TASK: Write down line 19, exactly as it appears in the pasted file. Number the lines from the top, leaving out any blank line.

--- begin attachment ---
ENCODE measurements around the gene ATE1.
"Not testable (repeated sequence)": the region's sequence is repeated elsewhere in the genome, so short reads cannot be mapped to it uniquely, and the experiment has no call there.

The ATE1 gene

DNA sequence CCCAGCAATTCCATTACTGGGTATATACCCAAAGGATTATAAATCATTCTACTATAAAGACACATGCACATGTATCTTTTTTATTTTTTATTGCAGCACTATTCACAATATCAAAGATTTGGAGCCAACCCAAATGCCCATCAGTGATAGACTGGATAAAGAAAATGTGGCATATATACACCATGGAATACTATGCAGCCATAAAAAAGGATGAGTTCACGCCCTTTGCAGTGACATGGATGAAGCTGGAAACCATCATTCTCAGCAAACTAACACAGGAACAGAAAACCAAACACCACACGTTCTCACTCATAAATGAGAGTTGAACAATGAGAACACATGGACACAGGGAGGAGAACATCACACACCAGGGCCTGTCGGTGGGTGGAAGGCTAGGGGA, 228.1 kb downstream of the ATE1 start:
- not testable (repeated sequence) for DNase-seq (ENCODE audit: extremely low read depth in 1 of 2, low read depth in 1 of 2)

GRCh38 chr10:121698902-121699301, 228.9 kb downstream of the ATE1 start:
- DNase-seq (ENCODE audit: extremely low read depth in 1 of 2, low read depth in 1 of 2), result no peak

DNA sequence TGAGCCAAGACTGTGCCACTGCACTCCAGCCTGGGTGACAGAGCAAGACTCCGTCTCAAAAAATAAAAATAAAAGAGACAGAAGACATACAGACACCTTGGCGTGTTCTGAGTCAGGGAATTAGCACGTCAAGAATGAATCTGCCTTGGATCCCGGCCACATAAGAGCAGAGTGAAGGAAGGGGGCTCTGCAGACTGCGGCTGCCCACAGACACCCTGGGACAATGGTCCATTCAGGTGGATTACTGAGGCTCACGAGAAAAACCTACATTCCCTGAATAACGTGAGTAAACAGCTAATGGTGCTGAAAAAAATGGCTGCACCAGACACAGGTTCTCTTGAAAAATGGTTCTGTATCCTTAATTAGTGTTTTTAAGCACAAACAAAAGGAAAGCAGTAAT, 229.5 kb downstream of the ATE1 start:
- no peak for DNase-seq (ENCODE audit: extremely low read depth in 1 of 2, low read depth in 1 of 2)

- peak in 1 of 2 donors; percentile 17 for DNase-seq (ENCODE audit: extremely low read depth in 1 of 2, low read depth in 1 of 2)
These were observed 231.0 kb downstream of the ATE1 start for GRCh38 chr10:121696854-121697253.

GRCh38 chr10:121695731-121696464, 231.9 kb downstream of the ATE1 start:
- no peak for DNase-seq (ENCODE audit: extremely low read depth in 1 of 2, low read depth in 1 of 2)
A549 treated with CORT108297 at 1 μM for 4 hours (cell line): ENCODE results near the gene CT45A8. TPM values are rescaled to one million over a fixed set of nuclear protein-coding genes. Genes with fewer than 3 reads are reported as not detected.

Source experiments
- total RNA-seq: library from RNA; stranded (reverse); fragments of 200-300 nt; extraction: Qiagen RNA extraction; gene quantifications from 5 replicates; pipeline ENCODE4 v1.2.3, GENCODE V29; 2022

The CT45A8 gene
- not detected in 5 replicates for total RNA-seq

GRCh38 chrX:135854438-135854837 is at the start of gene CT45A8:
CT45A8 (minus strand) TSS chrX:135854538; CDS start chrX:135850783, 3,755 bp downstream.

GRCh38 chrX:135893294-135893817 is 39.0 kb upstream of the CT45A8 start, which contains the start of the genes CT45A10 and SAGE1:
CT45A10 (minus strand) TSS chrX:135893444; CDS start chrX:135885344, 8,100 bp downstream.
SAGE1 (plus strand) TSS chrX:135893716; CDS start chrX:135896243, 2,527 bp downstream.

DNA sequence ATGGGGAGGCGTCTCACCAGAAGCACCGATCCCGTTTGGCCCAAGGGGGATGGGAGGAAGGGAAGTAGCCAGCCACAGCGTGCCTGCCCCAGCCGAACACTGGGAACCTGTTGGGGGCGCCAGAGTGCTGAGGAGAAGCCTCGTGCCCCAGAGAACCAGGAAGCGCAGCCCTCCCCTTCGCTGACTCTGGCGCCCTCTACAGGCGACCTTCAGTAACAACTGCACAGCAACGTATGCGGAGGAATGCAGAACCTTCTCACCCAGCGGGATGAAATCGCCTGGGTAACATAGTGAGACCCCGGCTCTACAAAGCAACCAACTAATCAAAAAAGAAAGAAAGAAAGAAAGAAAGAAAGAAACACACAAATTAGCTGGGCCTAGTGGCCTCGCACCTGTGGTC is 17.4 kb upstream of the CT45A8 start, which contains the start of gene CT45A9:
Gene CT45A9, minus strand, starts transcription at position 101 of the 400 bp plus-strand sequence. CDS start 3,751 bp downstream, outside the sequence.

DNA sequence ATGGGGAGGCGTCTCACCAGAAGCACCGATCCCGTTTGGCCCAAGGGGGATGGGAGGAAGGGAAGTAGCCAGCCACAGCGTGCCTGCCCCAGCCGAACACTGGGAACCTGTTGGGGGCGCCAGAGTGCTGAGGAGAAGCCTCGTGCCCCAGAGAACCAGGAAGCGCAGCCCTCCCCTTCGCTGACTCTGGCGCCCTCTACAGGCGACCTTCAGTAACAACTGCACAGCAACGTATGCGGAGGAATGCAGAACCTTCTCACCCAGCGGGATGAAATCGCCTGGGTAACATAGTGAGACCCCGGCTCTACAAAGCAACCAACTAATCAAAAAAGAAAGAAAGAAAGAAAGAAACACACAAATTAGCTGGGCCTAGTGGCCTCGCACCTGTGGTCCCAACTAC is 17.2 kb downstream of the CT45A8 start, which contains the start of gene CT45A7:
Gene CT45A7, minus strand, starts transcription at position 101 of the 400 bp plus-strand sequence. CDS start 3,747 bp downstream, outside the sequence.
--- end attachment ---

GRCh38 chrX:135854438-135854837 is at the start of gene CT45A8: